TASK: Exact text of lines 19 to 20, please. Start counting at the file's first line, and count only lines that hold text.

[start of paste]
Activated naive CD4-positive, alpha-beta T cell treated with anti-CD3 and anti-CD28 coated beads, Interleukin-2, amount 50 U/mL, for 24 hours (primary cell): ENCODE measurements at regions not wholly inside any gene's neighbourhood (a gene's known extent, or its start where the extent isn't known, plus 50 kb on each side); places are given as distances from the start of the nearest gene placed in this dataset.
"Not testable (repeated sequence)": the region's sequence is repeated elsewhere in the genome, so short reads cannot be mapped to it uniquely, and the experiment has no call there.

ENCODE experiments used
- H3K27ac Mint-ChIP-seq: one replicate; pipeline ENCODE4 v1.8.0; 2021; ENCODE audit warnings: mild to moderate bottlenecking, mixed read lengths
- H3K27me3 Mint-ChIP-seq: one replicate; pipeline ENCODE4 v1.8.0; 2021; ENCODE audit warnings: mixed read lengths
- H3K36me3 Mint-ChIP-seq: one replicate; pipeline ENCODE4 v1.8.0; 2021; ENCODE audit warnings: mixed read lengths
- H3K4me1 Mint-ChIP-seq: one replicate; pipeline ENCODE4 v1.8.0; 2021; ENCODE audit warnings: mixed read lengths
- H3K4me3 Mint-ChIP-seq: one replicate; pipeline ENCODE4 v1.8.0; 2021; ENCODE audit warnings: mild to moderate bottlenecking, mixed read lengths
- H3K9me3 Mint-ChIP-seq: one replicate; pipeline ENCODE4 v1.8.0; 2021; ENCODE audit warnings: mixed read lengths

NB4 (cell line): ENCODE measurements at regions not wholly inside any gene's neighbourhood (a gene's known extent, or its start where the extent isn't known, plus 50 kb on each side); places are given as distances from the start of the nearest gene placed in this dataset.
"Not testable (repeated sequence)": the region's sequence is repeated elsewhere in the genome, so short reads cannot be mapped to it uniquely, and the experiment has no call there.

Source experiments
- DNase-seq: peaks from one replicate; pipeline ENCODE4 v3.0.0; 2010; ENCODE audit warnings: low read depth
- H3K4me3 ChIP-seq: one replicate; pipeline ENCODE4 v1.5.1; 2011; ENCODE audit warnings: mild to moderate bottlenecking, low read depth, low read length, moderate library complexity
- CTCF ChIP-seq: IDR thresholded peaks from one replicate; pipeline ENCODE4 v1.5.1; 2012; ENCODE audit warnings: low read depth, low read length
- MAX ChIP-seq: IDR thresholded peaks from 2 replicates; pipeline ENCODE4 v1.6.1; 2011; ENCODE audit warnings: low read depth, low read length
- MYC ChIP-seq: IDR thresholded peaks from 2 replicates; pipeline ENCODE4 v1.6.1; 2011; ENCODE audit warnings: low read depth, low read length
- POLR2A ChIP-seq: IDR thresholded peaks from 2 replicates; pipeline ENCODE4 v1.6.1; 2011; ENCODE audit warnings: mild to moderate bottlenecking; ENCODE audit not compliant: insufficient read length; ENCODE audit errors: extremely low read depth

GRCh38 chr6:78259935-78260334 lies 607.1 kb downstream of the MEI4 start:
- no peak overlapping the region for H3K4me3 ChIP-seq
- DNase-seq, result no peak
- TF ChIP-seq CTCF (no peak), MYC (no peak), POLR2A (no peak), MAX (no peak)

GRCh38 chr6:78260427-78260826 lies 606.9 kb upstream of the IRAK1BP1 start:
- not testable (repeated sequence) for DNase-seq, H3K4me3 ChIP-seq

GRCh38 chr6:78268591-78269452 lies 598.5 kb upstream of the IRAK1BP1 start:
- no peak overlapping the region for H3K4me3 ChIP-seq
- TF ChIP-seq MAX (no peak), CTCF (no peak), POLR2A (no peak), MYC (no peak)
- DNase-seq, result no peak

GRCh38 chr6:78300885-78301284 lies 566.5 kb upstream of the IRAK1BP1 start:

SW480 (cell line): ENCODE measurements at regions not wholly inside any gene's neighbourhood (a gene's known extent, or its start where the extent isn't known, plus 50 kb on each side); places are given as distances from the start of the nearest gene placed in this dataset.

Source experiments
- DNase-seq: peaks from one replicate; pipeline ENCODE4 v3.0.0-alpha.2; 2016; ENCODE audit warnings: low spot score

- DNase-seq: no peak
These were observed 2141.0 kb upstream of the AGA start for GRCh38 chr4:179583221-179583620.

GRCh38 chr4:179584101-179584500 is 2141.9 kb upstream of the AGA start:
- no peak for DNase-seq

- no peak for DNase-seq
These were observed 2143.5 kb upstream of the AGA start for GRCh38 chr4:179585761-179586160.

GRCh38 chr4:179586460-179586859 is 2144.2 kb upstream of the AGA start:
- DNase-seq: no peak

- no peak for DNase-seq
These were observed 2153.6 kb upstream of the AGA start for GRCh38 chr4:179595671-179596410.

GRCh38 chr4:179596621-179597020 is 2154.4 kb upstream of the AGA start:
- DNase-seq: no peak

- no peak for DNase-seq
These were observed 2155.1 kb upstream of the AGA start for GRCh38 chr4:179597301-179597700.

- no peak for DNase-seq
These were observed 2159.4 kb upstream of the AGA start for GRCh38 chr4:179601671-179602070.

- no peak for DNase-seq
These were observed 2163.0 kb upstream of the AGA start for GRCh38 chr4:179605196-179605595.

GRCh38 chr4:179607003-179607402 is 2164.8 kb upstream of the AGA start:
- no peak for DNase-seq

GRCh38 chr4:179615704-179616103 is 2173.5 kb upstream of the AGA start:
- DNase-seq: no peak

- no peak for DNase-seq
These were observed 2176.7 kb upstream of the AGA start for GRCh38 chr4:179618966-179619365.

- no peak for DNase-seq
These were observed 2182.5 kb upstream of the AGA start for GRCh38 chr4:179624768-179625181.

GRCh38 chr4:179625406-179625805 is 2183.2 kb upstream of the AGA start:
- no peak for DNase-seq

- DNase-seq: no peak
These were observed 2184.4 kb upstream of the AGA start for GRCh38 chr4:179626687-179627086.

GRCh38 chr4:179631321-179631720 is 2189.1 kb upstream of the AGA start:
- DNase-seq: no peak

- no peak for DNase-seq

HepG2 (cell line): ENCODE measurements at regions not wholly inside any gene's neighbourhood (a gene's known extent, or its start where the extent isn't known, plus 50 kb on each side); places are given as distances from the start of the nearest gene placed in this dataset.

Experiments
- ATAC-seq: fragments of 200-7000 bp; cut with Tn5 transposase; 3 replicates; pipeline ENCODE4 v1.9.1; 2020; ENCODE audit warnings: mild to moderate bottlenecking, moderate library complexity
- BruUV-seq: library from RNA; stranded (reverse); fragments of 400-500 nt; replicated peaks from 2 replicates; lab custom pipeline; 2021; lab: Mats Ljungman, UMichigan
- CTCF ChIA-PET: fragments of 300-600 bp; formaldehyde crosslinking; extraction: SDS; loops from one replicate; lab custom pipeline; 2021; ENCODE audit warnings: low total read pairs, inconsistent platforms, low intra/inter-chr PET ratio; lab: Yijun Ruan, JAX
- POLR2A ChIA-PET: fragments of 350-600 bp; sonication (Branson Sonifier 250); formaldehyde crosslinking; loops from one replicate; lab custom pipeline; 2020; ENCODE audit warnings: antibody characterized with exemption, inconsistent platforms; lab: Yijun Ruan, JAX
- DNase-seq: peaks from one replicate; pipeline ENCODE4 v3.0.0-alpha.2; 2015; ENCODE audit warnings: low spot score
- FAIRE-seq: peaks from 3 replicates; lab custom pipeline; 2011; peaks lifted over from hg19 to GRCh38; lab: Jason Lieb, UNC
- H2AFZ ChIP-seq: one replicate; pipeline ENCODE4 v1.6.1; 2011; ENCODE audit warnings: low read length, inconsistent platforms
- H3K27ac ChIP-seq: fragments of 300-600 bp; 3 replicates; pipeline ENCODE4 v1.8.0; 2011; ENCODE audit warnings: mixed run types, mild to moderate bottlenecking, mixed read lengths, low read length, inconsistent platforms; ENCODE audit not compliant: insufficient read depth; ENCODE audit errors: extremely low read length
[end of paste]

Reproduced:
GRCh38 chr6:78259935-78260334 lies 607.1 kb downstream of the MEI4 start:
- no peak overlapping the region for H3K4me3 ChIP-seq